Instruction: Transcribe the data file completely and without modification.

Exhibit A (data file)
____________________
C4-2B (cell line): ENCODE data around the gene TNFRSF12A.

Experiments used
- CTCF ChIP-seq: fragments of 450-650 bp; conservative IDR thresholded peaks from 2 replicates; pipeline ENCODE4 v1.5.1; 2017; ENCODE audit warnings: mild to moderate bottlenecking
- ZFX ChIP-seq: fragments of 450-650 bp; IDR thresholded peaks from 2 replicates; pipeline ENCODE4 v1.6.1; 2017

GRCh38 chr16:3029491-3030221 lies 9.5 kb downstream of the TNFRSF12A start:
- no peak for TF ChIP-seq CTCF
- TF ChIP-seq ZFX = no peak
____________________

C4-2B (cell line): ENCODE data around the gene TNFRSF12A.

Experiments used
- CTCF ChIP-seq: fragments of 450-650 bp; conservative IDR thresholded peaks from 2 replicates; pipeline ENCODE4 v1.5.1; 2017; ENCODE audit warnings: mild to moderate bottlenecking
- ZFX ChIP-seq: fragments of 450-650 bp; IDR thresholded peaks from 2 replicates; pipeline ENCODE4 v1.6.1; 2017

GRCh38 chr16:3029491-3030221 lies 9.5 kb downstream of the TNFRSF12A start:
- no peak for TF ChIP-seq CTCF
- TF ChIP-seq ZFX = no peak